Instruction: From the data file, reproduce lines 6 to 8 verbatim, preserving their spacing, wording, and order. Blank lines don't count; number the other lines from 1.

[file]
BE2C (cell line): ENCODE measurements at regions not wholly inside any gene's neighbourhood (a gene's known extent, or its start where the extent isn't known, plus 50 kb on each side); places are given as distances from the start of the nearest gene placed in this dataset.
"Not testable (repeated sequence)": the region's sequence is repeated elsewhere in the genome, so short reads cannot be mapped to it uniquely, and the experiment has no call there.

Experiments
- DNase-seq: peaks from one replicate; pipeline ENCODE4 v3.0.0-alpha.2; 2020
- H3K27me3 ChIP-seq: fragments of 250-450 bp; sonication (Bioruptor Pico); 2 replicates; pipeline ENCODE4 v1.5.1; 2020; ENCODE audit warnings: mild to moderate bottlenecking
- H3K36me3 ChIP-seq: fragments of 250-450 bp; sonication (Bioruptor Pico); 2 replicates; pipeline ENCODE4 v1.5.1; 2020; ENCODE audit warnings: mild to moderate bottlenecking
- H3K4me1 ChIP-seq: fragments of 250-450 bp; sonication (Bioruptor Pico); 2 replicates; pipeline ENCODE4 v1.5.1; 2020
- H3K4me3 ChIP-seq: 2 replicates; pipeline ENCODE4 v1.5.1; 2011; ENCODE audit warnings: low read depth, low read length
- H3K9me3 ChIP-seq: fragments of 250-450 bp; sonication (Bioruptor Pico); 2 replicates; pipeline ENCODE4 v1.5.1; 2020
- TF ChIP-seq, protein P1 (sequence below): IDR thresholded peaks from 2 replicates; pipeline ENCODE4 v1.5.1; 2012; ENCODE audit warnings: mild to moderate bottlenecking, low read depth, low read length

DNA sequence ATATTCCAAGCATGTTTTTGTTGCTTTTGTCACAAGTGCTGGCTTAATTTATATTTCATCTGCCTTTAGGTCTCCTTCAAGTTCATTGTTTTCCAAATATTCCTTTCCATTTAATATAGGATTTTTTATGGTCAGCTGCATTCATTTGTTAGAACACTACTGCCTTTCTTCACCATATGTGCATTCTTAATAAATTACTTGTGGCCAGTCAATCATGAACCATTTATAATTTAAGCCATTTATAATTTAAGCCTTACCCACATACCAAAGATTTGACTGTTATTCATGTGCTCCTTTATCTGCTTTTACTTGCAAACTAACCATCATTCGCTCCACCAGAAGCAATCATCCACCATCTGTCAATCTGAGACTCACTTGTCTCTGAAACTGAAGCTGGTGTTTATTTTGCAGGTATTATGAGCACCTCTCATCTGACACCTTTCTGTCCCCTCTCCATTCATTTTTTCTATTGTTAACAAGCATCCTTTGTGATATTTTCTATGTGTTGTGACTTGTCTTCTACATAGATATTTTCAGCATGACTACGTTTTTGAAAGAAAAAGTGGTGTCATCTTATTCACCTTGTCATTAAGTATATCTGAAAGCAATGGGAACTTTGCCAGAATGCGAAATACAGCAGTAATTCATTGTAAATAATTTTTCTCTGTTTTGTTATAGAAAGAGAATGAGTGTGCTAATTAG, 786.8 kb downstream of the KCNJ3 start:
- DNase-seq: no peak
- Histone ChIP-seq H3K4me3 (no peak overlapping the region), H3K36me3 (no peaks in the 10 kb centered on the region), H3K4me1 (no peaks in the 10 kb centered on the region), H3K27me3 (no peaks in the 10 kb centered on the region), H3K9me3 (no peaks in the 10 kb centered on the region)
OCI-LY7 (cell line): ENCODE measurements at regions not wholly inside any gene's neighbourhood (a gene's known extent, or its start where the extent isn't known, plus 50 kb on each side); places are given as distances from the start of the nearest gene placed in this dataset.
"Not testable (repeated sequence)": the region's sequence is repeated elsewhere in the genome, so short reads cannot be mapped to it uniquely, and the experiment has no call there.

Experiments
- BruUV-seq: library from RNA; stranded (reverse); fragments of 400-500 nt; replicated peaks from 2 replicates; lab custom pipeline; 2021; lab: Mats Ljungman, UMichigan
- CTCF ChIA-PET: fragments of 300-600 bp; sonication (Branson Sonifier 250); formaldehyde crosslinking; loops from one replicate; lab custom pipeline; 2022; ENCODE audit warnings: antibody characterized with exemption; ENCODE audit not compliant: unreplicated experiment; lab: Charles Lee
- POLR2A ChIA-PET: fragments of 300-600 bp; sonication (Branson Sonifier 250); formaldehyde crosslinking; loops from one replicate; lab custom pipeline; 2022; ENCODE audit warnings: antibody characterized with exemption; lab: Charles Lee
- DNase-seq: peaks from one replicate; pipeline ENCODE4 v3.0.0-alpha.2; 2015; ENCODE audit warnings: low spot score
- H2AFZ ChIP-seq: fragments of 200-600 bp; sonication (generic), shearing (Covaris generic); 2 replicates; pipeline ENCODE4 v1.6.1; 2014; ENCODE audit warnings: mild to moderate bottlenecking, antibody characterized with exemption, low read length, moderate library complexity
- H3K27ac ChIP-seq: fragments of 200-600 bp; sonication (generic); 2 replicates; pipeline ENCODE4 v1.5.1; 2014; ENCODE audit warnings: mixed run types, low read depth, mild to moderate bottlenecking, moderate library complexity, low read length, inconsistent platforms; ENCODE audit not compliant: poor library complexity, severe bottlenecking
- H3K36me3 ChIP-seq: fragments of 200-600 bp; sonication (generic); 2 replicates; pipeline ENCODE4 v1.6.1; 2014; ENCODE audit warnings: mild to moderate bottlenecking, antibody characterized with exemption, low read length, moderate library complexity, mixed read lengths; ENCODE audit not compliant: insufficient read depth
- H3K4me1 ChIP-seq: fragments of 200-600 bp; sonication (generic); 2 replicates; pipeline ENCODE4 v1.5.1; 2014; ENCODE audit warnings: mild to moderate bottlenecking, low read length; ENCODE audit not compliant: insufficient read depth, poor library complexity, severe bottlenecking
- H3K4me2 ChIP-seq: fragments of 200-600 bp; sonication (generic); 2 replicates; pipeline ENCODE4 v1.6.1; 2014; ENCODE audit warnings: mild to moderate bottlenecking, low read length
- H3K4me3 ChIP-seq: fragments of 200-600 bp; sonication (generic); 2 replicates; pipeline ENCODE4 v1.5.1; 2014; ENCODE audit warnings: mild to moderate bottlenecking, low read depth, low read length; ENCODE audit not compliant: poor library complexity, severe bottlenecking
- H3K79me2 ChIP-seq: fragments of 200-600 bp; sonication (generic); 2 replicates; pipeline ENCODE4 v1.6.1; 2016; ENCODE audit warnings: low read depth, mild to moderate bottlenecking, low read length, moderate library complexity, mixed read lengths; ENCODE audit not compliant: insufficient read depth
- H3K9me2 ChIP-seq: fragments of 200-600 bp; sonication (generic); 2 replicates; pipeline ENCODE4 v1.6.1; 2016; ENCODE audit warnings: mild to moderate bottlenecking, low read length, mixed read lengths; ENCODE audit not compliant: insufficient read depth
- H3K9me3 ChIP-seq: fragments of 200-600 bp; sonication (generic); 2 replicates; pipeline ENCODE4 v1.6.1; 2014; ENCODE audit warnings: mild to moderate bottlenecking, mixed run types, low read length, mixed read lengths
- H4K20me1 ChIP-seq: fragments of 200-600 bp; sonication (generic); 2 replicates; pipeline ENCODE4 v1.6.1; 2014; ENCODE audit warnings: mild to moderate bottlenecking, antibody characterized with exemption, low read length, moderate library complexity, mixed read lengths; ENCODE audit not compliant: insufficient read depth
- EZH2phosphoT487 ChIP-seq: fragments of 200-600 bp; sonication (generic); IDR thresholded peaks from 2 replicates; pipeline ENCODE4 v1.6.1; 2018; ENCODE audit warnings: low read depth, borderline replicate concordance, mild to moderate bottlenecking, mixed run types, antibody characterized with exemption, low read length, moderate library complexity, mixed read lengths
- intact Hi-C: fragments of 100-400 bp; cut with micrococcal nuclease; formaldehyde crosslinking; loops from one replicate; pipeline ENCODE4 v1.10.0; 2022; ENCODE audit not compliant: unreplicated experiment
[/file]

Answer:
- H3K36me3 ChIP-seq: fragments of 250-450 bp; sonication (Bioruptor Pico); 2 replicates; pipeline ENCODE4 v1.5.1; 2020; ENCODE audit warnings: mild to moderate bottlenecking
- H3K4me1 ChIP-seq: fragments of 250-450 bp; sonication (Bioruptor Pico); 2 replicates; pipeline ENCODE4 v1.5.1; 2020
- H3K4me3 ChIP-seq: 2 replicates; pipeline ENCODE4 v1.5.1; 2011; ENCODE audit warnings: low read depth, low read length